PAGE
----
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Healthcare Ethics Committees Must Include a Disability Representative

Douglas Diekema will be in town on Friday, April 11, 2014.  He will be speaking at the University of Minnesota from 12:15-1:30 pm in Room 3-100 Mayo (East Bank Campus of the University of Minnesota).  His topic:  “Ashley X Revisited: Growth Attenuation and Children with Severe Developmental Disabilities.”

Recall that one of the outcomes of the investigation after the Ashley X case was that the ethics committee would include a disability representative.

I just finished reading Alicia Ouellette’s “Context Matters: Disability, the End of Life, and Why the Conversation Is Still so Difficult.”  This convinces me that the danger of disability bias is both very real and very broad.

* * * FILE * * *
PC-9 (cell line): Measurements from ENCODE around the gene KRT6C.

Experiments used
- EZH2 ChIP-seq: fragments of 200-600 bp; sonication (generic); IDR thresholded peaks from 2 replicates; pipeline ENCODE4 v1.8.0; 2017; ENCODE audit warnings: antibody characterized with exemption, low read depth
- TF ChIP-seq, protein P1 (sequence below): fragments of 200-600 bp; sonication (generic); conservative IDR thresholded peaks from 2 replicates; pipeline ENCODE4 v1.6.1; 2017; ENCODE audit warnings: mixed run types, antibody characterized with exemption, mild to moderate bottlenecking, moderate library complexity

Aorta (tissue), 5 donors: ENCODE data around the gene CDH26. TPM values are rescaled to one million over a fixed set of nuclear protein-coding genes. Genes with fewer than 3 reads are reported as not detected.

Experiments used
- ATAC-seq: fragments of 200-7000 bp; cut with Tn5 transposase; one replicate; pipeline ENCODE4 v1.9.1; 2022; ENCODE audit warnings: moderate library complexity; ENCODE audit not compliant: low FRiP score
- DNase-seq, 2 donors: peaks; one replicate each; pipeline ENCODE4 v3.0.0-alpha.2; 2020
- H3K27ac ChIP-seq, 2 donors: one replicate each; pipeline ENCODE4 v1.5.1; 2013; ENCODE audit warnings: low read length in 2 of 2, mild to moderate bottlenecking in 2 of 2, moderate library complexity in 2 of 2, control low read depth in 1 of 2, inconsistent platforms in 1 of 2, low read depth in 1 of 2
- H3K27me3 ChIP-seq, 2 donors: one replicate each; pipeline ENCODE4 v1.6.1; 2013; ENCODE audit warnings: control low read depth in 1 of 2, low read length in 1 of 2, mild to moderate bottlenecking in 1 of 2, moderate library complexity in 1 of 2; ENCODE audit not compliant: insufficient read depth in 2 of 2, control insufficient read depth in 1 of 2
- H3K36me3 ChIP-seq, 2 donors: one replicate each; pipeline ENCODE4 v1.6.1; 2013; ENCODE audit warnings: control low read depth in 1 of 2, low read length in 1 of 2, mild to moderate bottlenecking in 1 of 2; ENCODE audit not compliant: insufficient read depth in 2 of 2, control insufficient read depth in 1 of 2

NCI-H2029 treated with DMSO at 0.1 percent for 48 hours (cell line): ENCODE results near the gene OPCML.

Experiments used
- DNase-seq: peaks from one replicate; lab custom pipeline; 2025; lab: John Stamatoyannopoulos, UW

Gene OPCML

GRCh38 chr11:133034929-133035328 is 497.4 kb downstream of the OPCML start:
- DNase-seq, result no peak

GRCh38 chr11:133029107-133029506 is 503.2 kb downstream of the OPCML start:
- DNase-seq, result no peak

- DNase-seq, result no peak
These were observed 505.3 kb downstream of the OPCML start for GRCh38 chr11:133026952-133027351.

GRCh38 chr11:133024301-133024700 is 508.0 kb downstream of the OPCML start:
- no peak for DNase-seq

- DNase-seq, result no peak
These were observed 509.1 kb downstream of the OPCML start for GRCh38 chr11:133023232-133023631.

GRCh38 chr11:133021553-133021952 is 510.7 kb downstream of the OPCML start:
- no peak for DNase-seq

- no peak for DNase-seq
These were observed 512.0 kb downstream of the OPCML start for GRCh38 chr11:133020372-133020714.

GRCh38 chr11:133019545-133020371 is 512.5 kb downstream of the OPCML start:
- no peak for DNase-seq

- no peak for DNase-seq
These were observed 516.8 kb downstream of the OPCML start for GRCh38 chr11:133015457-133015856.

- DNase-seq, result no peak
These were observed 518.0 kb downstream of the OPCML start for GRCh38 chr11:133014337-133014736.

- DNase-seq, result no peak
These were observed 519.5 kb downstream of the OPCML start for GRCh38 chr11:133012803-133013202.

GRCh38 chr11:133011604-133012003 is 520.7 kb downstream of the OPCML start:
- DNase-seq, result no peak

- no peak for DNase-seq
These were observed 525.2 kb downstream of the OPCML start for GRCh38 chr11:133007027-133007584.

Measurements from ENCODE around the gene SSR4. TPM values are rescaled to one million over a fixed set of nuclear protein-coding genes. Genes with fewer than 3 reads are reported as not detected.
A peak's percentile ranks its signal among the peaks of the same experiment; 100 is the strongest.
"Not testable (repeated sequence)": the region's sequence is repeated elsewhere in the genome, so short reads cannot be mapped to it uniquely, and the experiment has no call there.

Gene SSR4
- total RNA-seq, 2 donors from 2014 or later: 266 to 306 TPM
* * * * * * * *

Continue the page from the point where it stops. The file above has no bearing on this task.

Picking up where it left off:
This bias must be mitigated, especially since HECs often have decision making power.  One good way to mitigate the risk of disability bias (following the federal IRB composition rules for prisoners and other vulnerable populations) would be to include a disability representative on the HEC.

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